FWD: [UASR] Military Satellite Titan in Trouble
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Military Satellite Titan in Trouble
.c The Associated Press
By MARCIA DUNN
CAPE CANAVERAL, Fla. (AP) -- A military communication satellite worth $800
million ended up in the wrong orbit Friday, the third failure in a row for
the Air Force's most powerful rocket.
The three strikes for the Air Force's Titan IV rocket have cost taxpayers $3
Everything appeared to go well as the Titan IV lifted off early Friday
afternoon, delayed 1 1/2 hours by minor technical problems and overnight
But seven hours later at a hastily convened news conference, Air Force
officials said that the Defense Department's newest Milstar satellite was in
a lopsided orbit thousands of miles below the intended 22,300-mile-high orbit.
Officials said they will try to see if they can use onboard fuel and
thrusters to boost the satellite into its intended orbit, but were unsure of
their chances of success.
Brig. Gen. Randy Starbuck, who is in charge of the Cape Canaveral Air
Station, said it was too soon to speculate what went wrong. The first hint of
trouble came about a half-hour into the flight, he said.
``When we have three failures in a row of any system ... something is not
right,'' he told reporters.
Because the Milstar program is partly classified, Air Force officials have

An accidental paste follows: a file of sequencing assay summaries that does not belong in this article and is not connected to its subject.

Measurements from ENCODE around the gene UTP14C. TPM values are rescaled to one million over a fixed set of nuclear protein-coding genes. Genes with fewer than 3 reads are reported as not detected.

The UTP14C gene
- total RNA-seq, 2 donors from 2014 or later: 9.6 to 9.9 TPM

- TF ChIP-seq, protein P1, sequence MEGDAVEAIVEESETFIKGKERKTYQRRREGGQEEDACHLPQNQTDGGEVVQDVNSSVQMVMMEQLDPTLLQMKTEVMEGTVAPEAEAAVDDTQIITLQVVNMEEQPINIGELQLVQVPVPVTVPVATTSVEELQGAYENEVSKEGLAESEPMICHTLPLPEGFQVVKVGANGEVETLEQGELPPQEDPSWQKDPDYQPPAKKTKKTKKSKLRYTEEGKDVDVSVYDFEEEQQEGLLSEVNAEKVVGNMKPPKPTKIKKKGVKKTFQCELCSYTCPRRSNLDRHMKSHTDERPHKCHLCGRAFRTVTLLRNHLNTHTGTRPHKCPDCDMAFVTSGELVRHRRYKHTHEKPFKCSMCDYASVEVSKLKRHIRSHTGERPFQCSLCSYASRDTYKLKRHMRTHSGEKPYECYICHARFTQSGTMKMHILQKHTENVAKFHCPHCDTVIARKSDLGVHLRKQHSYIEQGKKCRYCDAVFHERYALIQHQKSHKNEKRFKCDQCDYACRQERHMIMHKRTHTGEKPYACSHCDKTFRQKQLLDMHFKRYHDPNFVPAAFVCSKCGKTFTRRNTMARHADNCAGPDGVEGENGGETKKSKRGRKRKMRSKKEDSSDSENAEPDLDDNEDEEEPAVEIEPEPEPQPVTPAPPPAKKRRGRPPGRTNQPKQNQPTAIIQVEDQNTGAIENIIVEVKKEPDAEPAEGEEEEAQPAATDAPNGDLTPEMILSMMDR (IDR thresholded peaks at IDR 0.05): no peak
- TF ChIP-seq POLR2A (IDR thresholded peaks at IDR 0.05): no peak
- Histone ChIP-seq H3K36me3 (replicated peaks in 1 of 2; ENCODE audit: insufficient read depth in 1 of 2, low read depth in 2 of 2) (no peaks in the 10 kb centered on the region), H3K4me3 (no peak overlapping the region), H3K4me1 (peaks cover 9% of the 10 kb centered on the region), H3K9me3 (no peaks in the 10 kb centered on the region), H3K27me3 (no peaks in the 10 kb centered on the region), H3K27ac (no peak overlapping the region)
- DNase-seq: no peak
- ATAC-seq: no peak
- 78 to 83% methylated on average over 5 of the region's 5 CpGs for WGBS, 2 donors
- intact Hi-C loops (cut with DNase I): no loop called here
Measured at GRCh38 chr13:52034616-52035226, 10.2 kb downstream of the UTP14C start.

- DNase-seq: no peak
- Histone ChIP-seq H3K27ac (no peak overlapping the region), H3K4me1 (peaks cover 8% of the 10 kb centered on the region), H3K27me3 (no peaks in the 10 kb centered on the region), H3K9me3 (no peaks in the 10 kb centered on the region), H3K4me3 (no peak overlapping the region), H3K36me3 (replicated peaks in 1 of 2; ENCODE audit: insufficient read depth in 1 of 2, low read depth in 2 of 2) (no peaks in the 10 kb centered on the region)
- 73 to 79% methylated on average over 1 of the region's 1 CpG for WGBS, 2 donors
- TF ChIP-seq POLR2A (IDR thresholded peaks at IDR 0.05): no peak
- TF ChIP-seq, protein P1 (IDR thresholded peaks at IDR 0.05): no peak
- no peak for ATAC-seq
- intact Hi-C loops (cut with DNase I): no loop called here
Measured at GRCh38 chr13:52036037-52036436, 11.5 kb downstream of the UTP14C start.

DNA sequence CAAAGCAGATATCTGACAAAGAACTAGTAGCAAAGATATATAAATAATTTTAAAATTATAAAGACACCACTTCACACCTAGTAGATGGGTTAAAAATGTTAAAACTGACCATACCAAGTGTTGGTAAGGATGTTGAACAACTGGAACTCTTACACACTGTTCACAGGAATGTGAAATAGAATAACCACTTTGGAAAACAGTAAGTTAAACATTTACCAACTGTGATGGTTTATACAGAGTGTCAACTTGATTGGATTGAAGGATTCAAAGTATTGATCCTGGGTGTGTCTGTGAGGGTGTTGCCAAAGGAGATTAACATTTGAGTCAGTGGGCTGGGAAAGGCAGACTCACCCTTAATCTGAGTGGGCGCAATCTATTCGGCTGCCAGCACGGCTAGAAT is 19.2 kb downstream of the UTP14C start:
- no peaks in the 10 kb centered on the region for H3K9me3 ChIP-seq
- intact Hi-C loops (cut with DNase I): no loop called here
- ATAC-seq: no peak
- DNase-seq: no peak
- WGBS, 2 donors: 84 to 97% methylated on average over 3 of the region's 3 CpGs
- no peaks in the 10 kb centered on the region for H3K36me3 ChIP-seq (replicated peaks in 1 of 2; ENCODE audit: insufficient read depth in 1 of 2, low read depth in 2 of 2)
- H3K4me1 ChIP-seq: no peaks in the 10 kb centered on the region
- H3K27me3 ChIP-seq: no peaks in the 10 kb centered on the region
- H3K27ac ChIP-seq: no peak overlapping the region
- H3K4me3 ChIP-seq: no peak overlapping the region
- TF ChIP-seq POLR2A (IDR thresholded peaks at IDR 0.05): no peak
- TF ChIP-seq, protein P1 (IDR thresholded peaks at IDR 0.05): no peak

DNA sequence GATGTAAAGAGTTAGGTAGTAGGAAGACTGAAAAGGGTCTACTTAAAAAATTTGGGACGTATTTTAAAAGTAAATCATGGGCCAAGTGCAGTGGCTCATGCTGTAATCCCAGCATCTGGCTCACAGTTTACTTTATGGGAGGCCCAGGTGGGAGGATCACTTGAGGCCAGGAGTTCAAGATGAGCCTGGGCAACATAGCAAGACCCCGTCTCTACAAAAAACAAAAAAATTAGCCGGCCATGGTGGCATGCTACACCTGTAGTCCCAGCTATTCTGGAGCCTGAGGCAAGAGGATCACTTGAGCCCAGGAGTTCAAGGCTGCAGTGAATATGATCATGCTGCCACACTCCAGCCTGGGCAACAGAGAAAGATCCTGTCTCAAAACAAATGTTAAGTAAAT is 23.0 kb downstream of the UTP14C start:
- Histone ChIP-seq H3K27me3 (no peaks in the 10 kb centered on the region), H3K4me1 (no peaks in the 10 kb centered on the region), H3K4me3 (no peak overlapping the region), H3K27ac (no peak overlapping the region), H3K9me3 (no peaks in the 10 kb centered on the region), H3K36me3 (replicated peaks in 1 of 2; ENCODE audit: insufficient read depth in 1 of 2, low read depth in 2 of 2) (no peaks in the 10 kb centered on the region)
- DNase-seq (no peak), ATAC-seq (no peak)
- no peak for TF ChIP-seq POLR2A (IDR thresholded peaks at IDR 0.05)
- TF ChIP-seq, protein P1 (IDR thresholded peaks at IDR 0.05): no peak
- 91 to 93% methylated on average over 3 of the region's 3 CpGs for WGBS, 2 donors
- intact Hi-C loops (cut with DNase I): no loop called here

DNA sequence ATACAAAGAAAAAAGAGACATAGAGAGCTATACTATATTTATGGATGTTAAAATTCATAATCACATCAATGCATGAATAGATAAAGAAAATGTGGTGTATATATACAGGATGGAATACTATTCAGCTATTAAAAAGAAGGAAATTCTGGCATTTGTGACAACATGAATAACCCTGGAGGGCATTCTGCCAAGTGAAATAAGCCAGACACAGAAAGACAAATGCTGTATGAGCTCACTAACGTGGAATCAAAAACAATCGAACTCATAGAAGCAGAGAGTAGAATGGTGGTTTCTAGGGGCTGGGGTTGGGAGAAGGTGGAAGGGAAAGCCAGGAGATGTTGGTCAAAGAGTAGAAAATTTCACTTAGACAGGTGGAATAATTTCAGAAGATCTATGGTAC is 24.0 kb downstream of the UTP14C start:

to go through security reviews before releasing any information once the
satellite was in orbit.
An upper-stage Centaur rocket was supposed to boost the satellite into a
22,300-mile-high orbit, where the first Milstar was placed in 1994 and the
second in 1995. In all, six such satellites were planned to provide secure,
jam-proof communication between U.S. military commanders and troops in the
Air Force officials say that the mishap will not hamper the military's
communications or the nation's security.
A different type of upper-stage motor malfunctioned three weeks ago, leaving
a missile-warning satellite in a useless orbit following its launch aboard a
Titan IV. In August, one of the rockets and a spy satellite were destroyed in
an explosion shortly after liftoff.
Friday's mission alone cost $1.23 billion.
The Milstar program was criticized by the General Accounting Office last
fall as outdated and inefficient. The satellites were conceived during the
Cold War and designed to withstand the radiation from a nuclear blast.
The military is less worried about nuclear war and more worried about
conflicts like the one in Yugoslavia, said Col. Mike Kelly, a deputy
commander. But he said the satellites are still useful and have carried
targeting information for cruise missiles.
Copyright 1998 The Associated Press. The information contained in the AP
news report may not be published, broadcast, rewritten or otherwise
distributed without prior written authority of The Associated Press.